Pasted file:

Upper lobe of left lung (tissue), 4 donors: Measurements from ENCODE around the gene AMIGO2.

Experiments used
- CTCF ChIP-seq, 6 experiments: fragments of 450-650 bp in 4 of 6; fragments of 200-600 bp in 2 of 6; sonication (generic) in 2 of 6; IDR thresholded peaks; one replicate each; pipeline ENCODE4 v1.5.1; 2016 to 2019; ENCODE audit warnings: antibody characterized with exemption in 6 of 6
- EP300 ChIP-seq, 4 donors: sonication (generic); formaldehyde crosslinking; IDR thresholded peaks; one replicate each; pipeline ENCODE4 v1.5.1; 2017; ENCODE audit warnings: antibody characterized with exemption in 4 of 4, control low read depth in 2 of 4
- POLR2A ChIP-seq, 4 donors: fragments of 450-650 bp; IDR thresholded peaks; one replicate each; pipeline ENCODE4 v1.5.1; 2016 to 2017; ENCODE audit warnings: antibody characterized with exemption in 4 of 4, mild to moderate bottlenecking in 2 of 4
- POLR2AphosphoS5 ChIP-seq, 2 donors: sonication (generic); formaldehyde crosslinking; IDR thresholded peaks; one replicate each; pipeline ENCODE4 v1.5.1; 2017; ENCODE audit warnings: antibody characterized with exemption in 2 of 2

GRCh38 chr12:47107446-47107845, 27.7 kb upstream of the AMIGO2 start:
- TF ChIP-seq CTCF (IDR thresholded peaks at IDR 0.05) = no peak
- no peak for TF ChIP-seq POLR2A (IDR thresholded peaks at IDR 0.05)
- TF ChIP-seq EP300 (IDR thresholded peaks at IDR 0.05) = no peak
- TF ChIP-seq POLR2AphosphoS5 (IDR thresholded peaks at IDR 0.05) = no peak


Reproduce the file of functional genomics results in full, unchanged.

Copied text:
Upper lobe of left lung (tissue), 4 donors: Measurements from ENCODE around the gene AMIGO2.

Experiments used
- CTCF ChIP-seq, 6 experiments: fragments of 450-650 bp in 4 of 6; fragments of 200-600 bp in 2 of 6; sonication (generic) in 2 of 6; IDR thresholded peaks; one replicate each; pipeline ENCODE4 v1.5.1; 2016 to 2019; ENCODE audit warnings: antibody characterized with exemption in 6 of 6
- EP300 ChIP-seq, 4 donors: sonication (generic); formaldehyde crosslinking; IDR thresholded peaks; one replicate each; pipeline ENCODE4 v1.5.1; 2017; ENCODE audit warnings: antibody characterized with exemption in 4 of 4, control low read depth in 2 of 4
- POLR2A ChIP-seq, 4 donors: fragments of 450-650 bp; IDR thresholded peaks; one replicate each; pipeline ENCODE4 v1.5.1; 2016 to 2017; ENCODE audit warnings: antibody characterized with exemption in 4 of 4, mild to moderate bottlenecking in 2 of 4
- POLR2AphosphoS5 ChIP-seq, 2 donors: sonication (generic); formaldehyde crosslinking; IDR thresholded peaks; one replicate each; pipeline ENCODE4 v1.5.1; 2017; ENCODE audit warnings: antibody characterized with exemption in 2 of 2

GRCh38 chr12:47107446-47107845, 27.7 kb upstream of the AMIGO2 start:
- TF ChIP-seq CTCF (IDR thresholded peaks at IDR 0.05) = no peak
- no peak for TF ChIP-seq POLR2A (IDR thresholded peaks at IDR 0.05)
- TF ChIP-seq EP300 (IDR thresholded peaks at IDR 0.05) = no peak
- TF ChIP-seq POLR2AphosphoS5 (IDR thresholded peaks at IDR 0.05) = no peak